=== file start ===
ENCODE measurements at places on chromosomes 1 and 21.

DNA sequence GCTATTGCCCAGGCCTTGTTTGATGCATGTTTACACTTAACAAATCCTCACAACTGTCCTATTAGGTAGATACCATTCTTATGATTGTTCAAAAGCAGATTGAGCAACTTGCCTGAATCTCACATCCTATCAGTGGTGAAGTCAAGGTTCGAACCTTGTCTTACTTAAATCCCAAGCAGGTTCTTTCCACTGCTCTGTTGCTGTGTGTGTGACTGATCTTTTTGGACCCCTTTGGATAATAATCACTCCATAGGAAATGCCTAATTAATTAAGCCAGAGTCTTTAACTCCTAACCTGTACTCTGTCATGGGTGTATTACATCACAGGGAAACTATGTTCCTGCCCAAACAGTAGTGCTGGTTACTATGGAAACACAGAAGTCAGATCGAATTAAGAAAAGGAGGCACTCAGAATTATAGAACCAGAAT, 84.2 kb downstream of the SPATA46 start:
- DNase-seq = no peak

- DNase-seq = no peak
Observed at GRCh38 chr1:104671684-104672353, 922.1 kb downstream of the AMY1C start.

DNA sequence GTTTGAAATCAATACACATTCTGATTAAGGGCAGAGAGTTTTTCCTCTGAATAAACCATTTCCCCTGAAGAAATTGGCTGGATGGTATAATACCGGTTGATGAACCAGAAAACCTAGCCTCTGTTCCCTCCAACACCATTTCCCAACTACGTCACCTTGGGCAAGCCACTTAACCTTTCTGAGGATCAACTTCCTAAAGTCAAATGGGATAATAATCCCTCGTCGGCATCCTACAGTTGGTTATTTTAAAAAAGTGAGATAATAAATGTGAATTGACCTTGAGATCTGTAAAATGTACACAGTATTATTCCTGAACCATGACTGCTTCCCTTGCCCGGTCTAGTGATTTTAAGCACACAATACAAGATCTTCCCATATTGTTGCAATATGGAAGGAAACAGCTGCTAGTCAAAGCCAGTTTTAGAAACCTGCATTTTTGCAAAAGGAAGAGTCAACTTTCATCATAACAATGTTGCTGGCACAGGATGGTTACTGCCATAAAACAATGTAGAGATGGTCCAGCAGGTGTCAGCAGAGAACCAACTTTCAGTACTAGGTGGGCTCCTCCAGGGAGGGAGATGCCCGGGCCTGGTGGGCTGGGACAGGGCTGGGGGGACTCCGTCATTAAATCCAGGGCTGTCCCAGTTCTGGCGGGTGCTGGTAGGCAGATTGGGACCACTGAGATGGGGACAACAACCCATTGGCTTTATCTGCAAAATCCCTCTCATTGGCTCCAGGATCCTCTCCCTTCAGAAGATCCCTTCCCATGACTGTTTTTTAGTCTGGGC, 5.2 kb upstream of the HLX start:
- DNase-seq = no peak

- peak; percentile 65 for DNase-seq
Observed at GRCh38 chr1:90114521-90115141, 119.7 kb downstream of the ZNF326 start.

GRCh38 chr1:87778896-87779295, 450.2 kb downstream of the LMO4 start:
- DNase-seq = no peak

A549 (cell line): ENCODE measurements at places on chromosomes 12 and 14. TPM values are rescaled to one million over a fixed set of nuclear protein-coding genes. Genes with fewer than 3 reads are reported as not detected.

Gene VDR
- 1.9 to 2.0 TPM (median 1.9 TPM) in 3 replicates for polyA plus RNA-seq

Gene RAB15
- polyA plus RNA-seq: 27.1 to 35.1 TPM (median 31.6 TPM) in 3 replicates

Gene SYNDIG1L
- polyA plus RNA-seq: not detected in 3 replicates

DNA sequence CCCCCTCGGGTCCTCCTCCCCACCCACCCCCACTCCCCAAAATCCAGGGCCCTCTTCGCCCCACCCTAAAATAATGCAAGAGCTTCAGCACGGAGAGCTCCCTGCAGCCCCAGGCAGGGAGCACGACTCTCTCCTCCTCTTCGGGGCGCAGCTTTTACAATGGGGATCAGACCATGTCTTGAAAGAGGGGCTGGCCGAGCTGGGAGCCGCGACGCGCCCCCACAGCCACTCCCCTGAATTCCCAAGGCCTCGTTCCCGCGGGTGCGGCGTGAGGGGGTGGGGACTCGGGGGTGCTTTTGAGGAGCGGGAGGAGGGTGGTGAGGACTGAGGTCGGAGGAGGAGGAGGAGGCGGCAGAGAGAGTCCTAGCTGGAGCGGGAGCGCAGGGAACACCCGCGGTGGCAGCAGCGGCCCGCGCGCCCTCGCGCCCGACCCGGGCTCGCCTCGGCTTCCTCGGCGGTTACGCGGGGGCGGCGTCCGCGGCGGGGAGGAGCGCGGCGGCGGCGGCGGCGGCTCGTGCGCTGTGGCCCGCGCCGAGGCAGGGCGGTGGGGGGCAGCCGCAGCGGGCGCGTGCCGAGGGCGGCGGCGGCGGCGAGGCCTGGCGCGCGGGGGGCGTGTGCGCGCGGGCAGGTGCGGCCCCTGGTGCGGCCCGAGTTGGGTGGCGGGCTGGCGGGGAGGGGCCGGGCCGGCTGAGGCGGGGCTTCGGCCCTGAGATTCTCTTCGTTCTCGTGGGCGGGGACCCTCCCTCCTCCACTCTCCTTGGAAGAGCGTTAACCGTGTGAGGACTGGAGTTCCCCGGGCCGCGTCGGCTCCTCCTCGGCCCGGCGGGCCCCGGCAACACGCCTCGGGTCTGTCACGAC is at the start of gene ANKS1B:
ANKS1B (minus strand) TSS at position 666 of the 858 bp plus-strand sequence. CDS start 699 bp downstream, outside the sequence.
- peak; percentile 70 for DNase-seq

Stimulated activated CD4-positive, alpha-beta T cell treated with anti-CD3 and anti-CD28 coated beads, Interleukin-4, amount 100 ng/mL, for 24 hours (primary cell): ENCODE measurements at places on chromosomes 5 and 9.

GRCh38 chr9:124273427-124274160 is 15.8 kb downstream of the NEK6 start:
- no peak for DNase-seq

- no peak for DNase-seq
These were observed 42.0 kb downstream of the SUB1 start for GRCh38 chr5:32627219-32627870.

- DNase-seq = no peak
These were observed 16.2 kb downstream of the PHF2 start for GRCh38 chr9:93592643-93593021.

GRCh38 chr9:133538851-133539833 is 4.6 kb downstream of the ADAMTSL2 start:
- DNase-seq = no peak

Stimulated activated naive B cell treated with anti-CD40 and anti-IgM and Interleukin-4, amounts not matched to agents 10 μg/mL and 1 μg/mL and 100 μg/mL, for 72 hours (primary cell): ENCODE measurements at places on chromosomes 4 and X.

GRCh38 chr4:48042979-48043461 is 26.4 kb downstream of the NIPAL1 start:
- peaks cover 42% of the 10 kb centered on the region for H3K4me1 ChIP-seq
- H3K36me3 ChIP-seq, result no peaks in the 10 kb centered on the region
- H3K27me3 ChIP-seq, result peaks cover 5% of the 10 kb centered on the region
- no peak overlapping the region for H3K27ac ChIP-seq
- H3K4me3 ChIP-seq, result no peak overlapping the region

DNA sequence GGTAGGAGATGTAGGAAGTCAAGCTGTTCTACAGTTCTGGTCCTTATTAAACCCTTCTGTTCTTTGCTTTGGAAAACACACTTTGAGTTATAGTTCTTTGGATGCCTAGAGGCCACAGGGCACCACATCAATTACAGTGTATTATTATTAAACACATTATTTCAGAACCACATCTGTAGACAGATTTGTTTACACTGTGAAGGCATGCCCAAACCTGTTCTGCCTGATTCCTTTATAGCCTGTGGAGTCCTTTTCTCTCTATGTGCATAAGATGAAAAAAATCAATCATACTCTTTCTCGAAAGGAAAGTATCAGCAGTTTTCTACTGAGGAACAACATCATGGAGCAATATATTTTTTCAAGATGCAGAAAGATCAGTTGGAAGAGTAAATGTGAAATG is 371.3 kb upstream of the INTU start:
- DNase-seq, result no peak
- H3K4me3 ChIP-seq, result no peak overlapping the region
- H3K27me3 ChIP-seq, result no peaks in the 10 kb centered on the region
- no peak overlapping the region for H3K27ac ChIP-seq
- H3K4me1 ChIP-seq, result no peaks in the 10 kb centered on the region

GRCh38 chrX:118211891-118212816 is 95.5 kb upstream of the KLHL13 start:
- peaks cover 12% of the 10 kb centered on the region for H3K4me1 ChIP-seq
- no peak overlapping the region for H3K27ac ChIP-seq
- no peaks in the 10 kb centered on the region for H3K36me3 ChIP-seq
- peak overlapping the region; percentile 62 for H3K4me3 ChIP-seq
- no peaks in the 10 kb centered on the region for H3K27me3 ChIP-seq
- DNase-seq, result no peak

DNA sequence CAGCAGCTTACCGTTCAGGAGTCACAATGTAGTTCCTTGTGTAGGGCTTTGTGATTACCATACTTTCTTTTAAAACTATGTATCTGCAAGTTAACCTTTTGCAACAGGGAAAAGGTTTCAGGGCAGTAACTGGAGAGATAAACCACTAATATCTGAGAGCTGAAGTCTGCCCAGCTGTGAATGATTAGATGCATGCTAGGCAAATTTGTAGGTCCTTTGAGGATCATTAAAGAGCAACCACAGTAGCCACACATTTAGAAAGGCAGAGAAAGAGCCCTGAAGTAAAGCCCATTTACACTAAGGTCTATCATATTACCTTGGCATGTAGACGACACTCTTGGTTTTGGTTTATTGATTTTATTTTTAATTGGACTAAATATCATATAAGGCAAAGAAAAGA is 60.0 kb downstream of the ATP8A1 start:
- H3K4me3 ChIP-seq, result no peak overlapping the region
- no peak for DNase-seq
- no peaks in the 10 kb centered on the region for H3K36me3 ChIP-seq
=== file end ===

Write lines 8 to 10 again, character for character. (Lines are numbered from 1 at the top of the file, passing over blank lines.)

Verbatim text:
- peak; percentile 65 for DNase-seq
Observed at GRCh38 chr1:90114521-90115141, 119.7 kb downstream of the ZNF326 start.

GRCh38 chr1:87778896-87779295, 450.2 kb downstream of the LMO4 start: